After Dark, historic house museums, historic interiors, interpretation, Providence, Rhode Island
Yes, I like to burn my candle at both ends: let’s get that out of the way up front, as I admit that yes, I am recovering from strep throat contracted a mere week before the evening program, and that immediately after said program, I hopped on the night train to Virginia for a quick vacation.
I walked to the train station, and was struck by the contrast between the closeness of the house lit only by [LED] candlelight and the openness of a city incandescently bright. I’ve walked Providence streets at night for decades, and never appreciated street lights so well until I knew the city didn’t have oil street lights until 1820.*
The LED candles aren’t as bright as real candles, but they’re safer and come remote-equipped.** In the end, I ordered a total four dozen, forgot I’d ordered four dozen, and requested only six dozen AA batteries (each candle takes two), so spent the late afternoon scrounging power sources. With this many candles, we were able to put eight in the Waterford crystal chandelier in the formal parlor, and watch the light play upon the ceiling, even if the room wasn’t fully illuminated.
We kept the hallways and central stair lit for safety, and gave guests or groups of guests battery-powered candles to carry as they made their way through the house. (All sixty-plus spots on the two tour slots were fully booked.) Downstairs, each of the three docents from our study group interpreted a room: Mrs JF in the dining room, talking about dining and entertaining; Mrs MF in the formal parlor talking about sin, crime, and control; and Mrs AB in the informal parlor talking about novels, music, and family gatherings.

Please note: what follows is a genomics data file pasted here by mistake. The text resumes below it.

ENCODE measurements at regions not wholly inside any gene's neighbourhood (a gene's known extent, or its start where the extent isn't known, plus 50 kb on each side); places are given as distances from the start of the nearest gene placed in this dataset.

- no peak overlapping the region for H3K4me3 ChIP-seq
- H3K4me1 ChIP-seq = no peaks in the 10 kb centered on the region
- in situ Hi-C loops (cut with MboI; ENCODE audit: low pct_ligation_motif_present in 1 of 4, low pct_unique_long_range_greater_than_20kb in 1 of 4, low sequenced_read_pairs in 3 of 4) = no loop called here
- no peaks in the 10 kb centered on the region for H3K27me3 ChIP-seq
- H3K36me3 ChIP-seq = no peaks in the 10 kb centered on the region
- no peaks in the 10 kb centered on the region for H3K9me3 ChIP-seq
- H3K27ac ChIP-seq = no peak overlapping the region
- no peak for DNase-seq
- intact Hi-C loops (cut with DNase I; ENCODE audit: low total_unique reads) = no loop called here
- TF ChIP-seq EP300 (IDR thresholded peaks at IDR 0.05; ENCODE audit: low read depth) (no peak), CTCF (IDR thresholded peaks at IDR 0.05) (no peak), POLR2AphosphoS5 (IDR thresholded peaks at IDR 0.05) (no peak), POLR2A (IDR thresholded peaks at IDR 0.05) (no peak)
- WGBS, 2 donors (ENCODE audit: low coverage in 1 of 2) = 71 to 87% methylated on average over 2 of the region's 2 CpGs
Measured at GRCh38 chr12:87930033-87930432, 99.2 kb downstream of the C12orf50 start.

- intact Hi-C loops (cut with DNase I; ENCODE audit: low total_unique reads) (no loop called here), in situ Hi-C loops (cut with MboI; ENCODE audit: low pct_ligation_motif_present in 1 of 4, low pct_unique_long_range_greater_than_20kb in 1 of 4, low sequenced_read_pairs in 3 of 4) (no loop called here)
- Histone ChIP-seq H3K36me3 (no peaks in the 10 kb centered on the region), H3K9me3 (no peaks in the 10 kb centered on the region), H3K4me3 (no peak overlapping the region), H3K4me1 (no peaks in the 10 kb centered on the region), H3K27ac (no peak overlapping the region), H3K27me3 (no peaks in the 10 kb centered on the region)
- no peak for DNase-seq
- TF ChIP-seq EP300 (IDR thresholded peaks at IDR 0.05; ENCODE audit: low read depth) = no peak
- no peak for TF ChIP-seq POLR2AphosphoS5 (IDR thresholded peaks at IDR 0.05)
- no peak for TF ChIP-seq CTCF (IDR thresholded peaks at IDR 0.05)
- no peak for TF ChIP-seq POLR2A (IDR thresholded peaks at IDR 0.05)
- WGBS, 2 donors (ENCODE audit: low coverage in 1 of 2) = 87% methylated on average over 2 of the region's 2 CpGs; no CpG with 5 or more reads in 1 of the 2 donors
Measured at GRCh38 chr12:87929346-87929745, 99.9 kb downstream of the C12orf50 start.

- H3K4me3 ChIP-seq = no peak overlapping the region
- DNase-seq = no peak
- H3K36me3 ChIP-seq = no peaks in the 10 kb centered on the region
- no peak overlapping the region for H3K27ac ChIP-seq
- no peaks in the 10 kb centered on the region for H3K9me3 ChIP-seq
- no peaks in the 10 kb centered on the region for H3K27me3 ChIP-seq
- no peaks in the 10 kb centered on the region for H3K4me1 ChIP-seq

Upstairs, the Director of Education, Ms T, took over one bedroom where she talked about sex and I took another to talk about bedtime, bedding, bedbugs, vermin, chamber pots, and hygiene. Of all sixty-plus visitors, only one, a young man, asked about menstruation. Perhaps the rest were too overcome by the thought of Hannah Glasse’s bug bomb (ignite a pound of brimstone and a Indian pepper in a tightly closed room, exit quickly, and leave it for five to six hours) to ask more intimate questions.
It was a popular program, and I can imagine doing it again. It does make me wonder about a What Cheer Night, and what that could be like; how far can we push the ways we use a historic house and its contents, when it’s only one day a year?
*It took until 1822 to get a sidewalk committee to concern itself with smoothing the rough patches and straightening the paths; we could use a reconstitution of that committee, thank you.
**Yes, I believe the site manager feels like Dumbledore every time she uses the remote, though she is not yet saying “Nox” as she wields it.